Category Archives: Livestock Programming

Funk River Fence Unique to Canada October 8th, 2015

Posted in: Livestock Programming Watershed Moments

This post was submitted by Alan Wiebe, Watershed Assistant at the Seine-Rat River Conservation DistrictBlog 1

The Rat River is a picturesque waterway viewed from Peter Funk’s farm along Highway #216. The river winds its way through Peter’s property which his cattle use for grazing. Peter needs to fence off the river to prevent his cattle from wandering away when the water level is low. Fencing off the river, however, creates an obstruction for canoeing enthusiasts who use the waterway throughout the summer. The Seine-Rat River Conservation District (SRRCD) partnered with Peter Funk to develop a way to fence off the river and keep it safe for canoeists.

Funk River Fence

You may have driven past Peter’s farm where the Rat River crosses Highway #216 and noticed an innovative response to this mutual concern. The FunkRiver Fence is a pilot project coBlog 3mprised of a steel cable strung across the river. The cable is raised a few meters above the water level. PVC piping is hung from the cable creating a ‘curtain’ that deters cattle from wandering away and allows canoeists to safely pass. The curtain of pipes move with the breeze and water current creating a visual barrier for the cattle. Canoeists simply maneuver through the pipes which freely hang in the water above the river bed.

River Fence Unique to Canada

The river fence design was first developed in the United States by a group of concerned boaters in Colorado. The group decided to take action after a man on a paddle board was injured after becoming snagged on a barbed wire under the surface of the water. The group collaborated with a local rancher to find a way to meet the needs of both the rancher and the boaters. The river fence provides a way to keep the cattle enclosed on the property while eliminating fence hazards for boaters.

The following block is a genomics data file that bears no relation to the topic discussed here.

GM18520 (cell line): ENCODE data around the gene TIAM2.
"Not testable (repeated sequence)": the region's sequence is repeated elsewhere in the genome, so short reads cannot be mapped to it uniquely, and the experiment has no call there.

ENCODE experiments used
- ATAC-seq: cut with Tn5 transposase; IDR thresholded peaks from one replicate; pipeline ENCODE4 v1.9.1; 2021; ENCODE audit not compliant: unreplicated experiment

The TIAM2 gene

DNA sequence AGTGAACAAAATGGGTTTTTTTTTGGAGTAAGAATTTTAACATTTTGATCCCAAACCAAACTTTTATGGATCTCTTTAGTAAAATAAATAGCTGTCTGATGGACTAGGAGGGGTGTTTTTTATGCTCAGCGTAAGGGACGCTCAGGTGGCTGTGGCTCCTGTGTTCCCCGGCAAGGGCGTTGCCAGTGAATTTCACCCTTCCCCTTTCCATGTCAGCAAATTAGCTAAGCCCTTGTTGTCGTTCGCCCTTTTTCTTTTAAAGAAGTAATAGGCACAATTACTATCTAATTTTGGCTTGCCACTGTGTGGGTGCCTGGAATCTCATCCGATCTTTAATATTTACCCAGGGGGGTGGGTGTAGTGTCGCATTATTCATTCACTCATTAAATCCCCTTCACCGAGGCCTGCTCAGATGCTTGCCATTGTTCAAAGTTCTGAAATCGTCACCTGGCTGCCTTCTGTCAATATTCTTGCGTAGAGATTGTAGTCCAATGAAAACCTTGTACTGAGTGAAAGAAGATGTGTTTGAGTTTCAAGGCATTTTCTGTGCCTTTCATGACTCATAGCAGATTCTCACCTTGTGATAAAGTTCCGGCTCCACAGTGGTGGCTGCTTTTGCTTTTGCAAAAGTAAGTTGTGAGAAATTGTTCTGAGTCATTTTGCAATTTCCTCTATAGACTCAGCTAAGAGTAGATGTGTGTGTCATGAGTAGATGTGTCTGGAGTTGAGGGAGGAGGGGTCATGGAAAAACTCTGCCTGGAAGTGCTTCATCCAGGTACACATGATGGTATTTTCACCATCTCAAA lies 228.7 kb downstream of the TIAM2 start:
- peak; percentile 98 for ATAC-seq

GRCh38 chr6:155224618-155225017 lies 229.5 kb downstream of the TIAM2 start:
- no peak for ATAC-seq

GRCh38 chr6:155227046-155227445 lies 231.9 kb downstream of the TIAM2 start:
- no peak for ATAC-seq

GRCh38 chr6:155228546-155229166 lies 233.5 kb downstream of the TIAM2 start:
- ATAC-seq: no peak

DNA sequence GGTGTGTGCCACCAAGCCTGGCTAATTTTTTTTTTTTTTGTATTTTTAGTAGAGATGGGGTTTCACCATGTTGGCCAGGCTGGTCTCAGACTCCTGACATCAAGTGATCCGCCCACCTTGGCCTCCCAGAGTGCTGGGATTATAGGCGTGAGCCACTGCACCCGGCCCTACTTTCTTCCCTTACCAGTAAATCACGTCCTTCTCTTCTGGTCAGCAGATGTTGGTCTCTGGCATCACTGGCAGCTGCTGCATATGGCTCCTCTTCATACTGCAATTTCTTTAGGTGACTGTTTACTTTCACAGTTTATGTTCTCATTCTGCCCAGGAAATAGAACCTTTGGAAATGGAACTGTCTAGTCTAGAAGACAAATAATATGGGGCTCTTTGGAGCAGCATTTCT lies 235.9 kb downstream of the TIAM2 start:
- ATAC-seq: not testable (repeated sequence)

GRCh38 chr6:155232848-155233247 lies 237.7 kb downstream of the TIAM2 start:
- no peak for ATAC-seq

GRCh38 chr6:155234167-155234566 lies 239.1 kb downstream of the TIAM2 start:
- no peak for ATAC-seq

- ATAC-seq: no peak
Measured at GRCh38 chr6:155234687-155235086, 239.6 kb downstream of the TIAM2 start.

The Funk River Fence is unique to Canada and was funded by the SRRCD for under $1,000. The fence was assembled by our staff who cut the PVC pipes to length. Each pipe is fitted with a wire loop that is fastened to the cable that extends across the river. Each pipe is spaced about one foot apart to maintain a uniform curtain effect. The cable is threaded through fence posts on either side of the river. Once the cable was threaded through the fence posts, SRRCD staff waded waist-deep into the river to make final adjustments to the length of the pipes. The Funk River Fence pilot-project is a creative idea implemented by people who care about our watershed.

We are always looking for innovative ways to partner with the residents of our watershed district. Feel free to contact our office in La Broquerie at 204-424-5845, or in Vita at 204-425-7877. You can also visit us online at 2

Another Sustainable Project by the SRRCD September 8th, 2015

Posted in: Livestock Programming Watershed Moments

Post submitted by Alan Wiebe, Watershed Assistant at the Seine-Rat River Conservation District

Mateychuk Winter Watering System